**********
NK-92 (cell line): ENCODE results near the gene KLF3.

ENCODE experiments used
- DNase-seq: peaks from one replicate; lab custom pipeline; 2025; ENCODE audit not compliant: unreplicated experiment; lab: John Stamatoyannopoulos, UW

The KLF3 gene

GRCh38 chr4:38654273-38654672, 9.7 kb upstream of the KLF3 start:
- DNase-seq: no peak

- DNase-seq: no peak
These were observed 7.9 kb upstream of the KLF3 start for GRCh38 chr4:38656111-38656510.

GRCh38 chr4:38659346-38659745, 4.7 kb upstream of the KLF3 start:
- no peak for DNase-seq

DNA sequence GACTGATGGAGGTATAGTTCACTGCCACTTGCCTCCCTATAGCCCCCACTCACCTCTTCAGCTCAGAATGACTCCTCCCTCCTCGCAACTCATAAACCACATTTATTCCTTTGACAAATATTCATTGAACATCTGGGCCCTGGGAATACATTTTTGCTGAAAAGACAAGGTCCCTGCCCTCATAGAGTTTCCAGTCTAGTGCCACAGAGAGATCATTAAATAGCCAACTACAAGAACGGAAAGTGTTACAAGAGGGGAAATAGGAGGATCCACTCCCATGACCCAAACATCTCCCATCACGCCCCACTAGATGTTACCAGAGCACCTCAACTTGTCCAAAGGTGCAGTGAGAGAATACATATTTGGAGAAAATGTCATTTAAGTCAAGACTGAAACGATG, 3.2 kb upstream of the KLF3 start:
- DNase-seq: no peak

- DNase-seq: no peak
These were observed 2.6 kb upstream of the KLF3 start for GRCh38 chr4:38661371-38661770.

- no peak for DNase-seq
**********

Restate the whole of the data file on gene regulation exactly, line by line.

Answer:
NK-92 (cell line): ENCODE results near the gene KLF3.

ENCODE experiments used
- DNase-seq: peaks from one replicate; lab custom pipeline; 2025; ENCODE audit not compliant: unreplicated experiment; lab: John Stamatoyannopoulos, UW

The KLF3 gene

GRCh38 chr4:38654273-38654672, 9.7 kb upstream of the KLF3 start:
- DNase-seq: no peak

- DNase-seq: no peak
These were observed 7.9 kb upstream of the KLF3 start for GRCh38 chr4:38656111-38656510.

GRCh38 chr4:38659346-38659745, 4.7 kb upstream of the KLF3 start:
- no peak for DNase-seq

DNA sequence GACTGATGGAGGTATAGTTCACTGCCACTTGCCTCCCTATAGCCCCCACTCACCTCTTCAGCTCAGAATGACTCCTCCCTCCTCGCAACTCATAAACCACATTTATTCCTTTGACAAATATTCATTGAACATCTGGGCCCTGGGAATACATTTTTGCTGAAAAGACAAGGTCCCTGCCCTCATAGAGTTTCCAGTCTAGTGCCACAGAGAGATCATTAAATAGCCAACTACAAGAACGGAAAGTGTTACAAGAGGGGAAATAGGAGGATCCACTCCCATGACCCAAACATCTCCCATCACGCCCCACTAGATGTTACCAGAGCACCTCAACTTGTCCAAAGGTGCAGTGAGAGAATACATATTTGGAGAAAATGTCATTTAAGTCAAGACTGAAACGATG, 3.2 kb upstream of the KLF3 start:
- DNase-seq: no peak

- DNase-seq: no peak
These were observed 2.6 kb upstream of the KLF3 start for GRCh38 chr4:38661371-38661770.

- no peak for DNase-seq